Consumer Electronics Show 2012
The next consumer electronics revolution is taking place in a device much larger than your smartphone or tablet — your car.
“We’re putting all our efforts toward making the gap between the experiences people have with consumer electronic devices and with entertainment in cars as small as possible,” says Francesco Miticocchio, manager of the infotainment division of Magneti Marelli, an international automotive systems and components supplier. “The automobile might seem to be in the stone age now, but the products we’re developing for 2012 and 2013 will have Internet browsers. And once you have a full Web browser, you can have almost anything: video content stored offline, Internet radio, news, rich content.”
If the car is moving, the head unit — the console between the passenger and driver seats — might display maps updated in real time. When the car’s stopped, a movie, email or a browser appears.
“When the focus is on the driver, it’s infotainment,” says Danny Shapiro, director of automotive marketing at Nvidia. “For the passengers’ entertainment I think we’ll see Android-based gaming experiences. You could have a central (Nvidia) Tegra processor serving multiple streams of video delivered wired or wirelessly to multiple displays in the car. Each person can select his or her own movie or game.”
The new Audi A6, A7 and A8, which use Tegra chips for video displays, give passengers a wireless connection for eight devices. Drivers get real-time traffic information and points-of-interest searches on the head unit while in motion and rich content while parked.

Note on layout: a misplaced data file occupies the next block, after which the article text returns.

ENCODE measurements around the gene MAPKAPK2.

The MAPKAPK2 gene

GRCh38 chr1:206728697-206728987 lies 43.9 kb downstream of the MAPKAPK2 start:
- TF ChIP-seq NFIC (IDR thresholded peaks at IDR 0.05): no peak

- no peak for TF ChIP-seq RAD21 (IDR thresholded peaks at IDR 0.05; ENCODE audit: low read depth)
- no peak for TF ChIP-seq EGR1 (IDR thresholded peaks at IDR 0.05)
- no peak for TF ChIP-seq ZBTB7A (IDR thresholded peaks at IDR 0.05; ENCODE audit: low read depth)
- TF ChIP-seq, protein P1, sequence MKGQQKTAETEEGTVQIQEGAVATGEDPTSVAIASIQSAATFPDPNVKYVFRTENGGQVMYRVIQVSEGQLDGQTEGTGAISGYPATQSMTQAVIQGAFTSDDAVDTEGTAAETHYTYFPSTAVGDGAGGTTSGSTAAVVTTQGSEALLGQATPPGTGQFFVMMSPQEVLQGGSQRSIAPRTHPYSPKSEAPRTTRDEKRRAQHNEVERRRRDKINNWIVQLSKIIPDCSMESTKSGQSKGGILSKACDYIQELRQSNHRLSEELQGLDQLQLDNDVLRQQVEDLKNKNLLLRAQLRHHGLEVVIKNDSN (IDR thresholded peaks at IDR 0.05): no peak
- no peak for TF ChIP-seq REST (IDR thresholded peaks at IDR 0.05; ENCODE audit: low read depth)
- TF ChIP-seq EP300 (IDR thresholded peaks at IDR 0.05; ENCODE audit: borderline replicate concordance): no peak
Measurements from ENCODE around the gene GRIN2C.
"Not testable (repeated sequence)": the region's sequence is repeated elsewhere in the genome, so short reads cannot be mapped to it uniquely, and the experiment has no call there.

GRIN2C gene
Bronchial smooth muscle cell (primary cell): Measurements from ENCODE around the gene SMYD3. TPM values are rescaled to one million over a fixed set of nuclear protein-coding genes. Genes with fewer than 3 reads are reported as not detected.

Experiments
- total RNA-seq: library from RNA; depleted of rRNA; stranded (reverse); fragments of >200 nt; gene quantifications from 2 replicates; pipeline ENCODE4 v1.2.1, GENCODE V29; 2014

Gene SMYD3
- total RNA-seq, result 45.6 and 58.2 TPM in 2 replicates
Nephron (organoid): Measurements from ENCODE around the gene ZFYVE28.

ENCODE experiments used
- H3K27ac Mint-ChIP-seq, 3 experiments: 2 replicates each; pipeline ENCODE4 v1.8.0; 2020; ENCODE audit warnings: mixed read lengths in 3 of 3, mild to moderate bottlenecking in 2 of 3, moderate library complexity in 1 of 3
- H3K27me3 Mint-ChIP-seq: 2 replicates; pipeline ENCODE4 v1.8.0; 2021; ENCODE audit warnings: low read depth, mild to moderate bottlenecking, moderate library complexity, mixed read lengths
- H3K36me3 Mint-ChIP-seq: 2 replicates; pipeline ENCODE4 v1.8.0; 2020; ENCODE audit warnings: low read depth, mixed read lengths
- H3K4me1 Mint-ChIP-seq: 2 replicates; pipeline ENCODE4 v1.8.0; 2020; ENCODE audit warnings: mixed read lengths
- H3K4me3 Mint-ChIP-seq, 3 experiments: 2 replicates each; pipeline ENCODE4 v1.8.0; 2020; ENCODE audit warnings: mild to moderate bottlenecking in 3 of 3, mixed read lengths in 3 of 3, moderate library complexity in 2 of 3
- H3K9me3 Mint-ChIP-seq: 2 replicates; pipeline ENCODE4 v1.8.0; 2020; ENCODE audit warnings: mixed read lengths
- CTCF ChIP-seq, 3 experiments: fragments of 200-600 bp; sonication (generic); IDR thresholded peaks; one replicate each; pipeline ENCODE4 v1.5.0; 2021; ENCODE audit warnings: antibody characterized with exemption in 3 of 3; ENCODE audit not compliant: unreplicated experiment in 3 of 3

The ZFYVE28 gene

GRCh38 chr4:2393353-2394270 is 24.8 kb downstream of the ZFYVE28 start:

“Customers want to bring their own devices into the vehicle, not buy devices from the car maker,” says Anupam Malhotra, a senior strategist at Audi. “By having broadband in the vehicle for audio and in some cases video streaming, we can leverage that to create a flexible entertainment medium.”
For the electric roadster Tesla Motors will introduce in 2012, the Tegra chip powers two 17-inch touch screens that replace everything on the console. Roughly equivalent to two iPads lying horizontally, dynamic buttons on the touchpad give drivers temperature, navigation with full screen maps and audio controls. They can dial in Internet radio and online music. When parked, they can read email; when driving, Tesla plans to have text messages read aloud.
“It’s up to those of us in the industry to make this happen safely,” says Staci Palmer, general manager for automotive solutions at Intel, which has agreements with seven automakers and suppliers in Europe, America and China. “As soon as a car is Internet connected, the possibilities are limitless.”
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